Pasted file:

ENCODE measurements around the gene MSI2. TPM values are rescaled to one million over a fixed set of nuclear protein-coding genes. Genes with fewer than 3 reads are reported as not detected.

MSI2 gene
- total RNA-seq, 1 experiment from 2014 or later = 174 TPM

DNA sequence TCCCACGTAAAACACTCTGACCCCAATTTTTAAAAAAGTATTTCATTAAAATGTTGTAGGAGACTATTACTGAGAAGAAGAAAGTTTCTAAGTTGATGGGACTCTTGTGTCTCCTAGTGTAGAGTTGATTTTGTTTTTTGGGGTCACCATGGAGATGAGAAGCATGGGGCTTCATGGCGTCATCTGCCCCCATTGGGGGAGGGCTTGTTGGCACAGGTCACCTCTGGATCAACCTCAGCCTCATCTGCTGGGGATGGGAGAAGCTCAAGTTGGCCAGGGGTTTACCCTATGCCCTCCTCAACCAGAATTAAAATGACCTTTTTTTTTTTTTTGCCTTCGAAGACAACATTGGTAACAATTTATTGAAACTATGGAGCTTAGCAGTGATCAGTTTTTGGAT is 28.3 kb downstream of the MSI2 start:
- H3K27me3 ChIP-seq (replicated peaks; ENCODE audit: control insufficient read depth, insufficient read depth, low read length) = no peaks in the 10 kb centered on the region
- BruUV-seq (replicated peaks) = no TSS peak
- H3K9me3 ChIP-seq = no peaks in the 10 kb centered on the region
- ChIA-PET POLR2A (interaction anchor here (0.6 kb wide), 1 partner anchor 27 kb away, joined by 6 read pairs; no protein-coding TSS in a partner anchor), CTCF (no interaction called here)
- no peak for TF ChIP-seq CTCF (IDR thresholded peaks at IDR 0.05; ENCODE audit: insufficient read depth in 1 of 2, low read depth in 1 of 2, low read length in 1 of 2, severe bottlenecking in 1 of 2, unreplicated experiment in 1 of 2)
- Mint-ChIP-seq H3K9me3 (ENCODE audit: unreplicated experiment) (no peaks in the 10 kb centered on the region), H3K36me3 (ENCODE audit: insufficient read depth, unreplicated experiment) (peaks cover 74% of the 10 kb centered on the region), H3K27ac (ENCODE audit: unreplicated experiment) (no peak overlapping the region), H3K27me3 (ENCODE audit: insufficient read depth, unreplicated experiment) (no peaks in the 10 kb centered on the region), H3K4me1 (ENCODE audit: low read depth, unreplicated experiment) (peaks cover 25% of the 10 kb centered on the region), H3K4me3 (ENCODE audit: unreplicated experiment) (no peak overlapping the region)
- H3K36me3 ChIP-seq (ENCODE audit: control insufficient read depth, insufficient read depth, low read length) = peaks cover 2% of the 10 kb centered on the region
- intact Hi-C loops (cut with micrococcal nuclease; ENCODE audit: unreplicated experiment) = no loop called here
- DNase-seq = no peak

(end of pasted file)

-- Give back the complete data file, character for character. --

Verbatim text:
ENCODE measurements around the gene MSI2. TPM values are rescaled to one million over a fixed set of nuclear protein-coding genes. Genes with fewer than 3 reads are reported as not detected.

MSI2 gene
- total RNA-seq, 1 experiment from 2014 or later = 174 TPM

DNA sequence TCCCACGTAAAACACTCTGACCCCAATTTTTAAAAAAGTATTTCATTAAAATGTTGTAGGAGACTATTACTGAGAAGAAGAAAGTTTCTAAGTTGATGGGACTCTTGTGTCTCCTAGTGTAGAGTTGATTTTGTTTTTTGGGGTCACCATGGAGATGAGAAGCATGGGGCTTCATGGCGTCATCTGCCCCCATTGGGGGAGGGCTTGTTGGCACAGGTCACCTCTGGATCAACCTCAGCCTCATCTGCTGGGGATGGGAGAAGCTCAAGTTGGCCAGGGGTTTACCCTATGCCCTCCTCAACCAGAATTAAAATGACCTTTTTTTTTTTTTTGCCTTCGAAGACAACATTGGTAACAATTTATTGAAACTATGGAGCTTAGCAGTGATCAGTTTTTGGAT is 28.3 kb downstream of the MSI2 start:
- H3K27me3 ChIP-seq (replicated peaks; ENCODE audit: control insufficient read depth, insufficient read depth, low read length) = no peaks in the 10 kb centered on the region
- BruUV-seq (replicated peaks) = no TSS peak
- H3K9me3 ChIP-seq = no peaks in the 10 kb centered on the region
- ChIA-PET POLR2A (interaction anchor here (0.6 kb wide), 1 partner anchor 27 kb away, joined by 6 read pairs; no protein-coding TSS in a partner anchor), CTCF (no interaction called here)
- no peak for TF ChIP-seq CTCF (IDR thresholded peaks at IDR 0.05; ENCODE audit: insufficient read depth in 1 of 2, low read depth in 1 of 2, low read length in 1 of 2, severe bottlenecking in 1 of 2, unreplicated experiment in 1 of 2)
- Mint-ChIP-seq H3K9me3 (ENCODE audit: unreplicated experiment) (no peaks in the 10 kb centered on the region), H3K36me3 (ENCODE audit: insufficient read depth, unreplicated experiment) (peaks cover 74% of the 10 kb centered on the region), H3K27ac (ENCODE audit: unreplicated experiment) (no peak overlapping the region), H3K27me3 (ENCODE audit: insufficient read depth, unreplicated experiment) (no peaks in the 10 kb centered on the region), H3K4me1 (ENCODE audit: low read depth, unreplicated experiment) (peaks cover 25% of the 10 kb centered on the region), H3K4me3 (ENCODE audit: unreplicated experiment) (no peak overlapping the region)
- H3K36me3 ChIP-seq (ENCODE audit: control insufficient read depth, insufficient read depth, low read length) = peaks cover 2% of the 10 kb centered on the region
- intact Hi-C loops (cut with micrococcal nuclease; ENCODE audit: unreplicated experiment) = no loop called here
- DNase-seq = no peak